Walking down Waialae Avenue today, past honking cars and customers lined out the door at mealtimes, the atmosphere seems far from the slow-paced tempo of decades past.
Still, Kaimuki has kept its charm. The sidewalks and streets are kept in good condition, and shop owners are pleasant to one another, he said. There aren’t many chain stores, and their absence allows locally owned businesses to engage in friendly competition.
“The business climate has been pretty good in Kaimuki,” Young said. “People are nice and patient.”
Most of Young’s customers are local, but tourists manage to find it. On either side of the road, tour buses stop every few blocks. Social media, travel reviews and magazine features in Hawaii and Japan have put Waialae Avenue on the map as a trendy district, he said.
“I see a lot of people taking pictures and things like that,” Young said, noting that smart phones seem to have contributed to Kaimuki’s popularity.
Many of the family businesses that once lined Waialae are gone, but not because of financial hardship, Young said. Retiring business owners struggle to keep their stores in the family or find someone to take over, he said. Young, whose four children have their own careers, said he’ll have to look elsewhere when it’s time for him to retire.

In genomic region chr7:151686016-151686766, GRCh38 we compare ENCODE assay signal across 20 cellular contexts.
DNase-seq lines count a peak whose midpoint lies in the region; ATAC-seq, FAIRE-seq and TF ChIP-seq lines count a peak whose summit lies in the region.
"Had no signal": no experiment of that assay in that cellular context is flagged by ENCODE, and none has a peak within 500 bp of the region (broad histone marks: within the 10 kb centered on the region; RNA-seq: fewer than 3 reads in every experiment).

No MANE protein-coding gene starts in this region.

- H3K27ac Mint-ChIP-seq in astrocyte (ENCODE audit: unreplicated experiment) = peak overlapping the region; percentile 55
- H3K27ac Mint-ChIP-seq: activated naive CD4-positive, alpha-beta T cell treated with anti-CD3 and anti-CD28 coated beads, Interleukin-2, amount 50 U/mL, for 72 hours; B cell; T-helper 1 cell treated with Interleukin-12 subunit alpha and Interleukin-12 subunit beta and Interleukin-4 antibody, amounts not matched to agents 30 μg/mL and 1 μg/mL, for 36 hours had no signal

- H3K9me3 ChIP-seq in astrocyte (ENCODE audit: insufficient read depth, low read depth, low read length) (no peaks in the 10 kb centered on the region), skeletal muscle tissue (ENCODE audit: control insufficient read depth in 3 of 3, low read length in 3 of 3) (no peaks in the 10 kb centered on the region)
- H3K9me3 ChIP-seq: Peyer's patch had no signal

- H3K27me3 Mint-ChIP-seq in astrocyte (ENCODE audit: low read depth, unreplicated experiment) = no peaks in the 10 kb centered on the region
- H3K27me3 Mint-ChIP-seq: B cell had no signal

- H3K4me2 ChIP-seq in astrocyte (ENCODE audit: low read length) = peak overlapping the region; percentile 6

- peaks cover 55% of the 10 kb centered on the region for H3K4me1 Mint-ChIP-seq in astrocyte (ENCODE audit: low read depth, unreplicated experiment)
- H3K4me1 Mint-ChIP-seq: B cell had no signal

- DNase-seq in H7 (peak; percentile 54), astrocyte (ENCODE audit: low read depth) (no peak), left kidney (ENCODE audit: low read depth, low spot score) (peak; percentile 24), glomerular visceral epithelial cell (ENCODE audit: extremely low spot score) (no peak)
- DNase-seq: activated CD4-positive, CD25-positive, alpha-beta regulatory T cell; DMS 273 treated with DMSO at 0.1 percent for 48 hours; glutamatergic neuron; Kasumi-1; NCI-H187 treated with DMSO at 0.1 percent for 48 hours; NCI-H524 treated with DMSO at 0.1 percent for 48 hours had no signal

Kaimuki’s diverse sense of community is what drew Honolulu restaurateur Ed Kenney to open three of his four restaurants off of Waialae and 9th avenues. It was an obvious choice, he said, recalling his childhood in the 1970s walking through the business district with his brother.
Traveling from Kahala to Punahou School, Kenney’s transfer point on the bus was at Koko Head Avenue, just across from the Crack Seed Store, where he stopped for Icees and candy. Back then, the now-closed Queen Theater showed adult and surf films. A coin shop, manapua and dim sum eatery, and a Thrifty drug store were all that once stood in the area, he said.
“When it was time to open a restaurant, I always knew that this was the area I wanted it to be in,” Kenney said, perched atop a barstool at his Mud Hen Water restaurant.
Kenney also owns Mahina & Sun’s in Waikiki. Working in Honolulu’s tourist hub is different, he said, noting that employees are paid more, plates cost more and career chefs are looking for work.
At his Kaimuki restaurants — Town, Kaimuki Superette and Mud Hen Water — Kenney said he often employs University of Hawaii students who live nearby and cooks looking for experience they won’t get elsewhere, like butchering animals or working at multiple kitchen stations.
Kaimuki, with its array of locally owned businesses and “sleepy town” feel, is one-of-a-kind on Oahu, he said. And rent is reasonable for those business owners, Kenney said, especially compared to Waikiki or Ala Moana.
Kenney opened Town 11 years ago, hoping to play off of San Francisco’s cuisine and growing farm-to-table movement.
He’s also tried to bring outdoor dining to Waialae by renovating Town to add 25 outdoor tables. Kenney got rid of three parking spaces to add seating at Mud Hen Water.
“As things seemed to have grown, you know, now we have lots of yoga studios, different coffee shops, sandwich shops.” — Sharon Schneider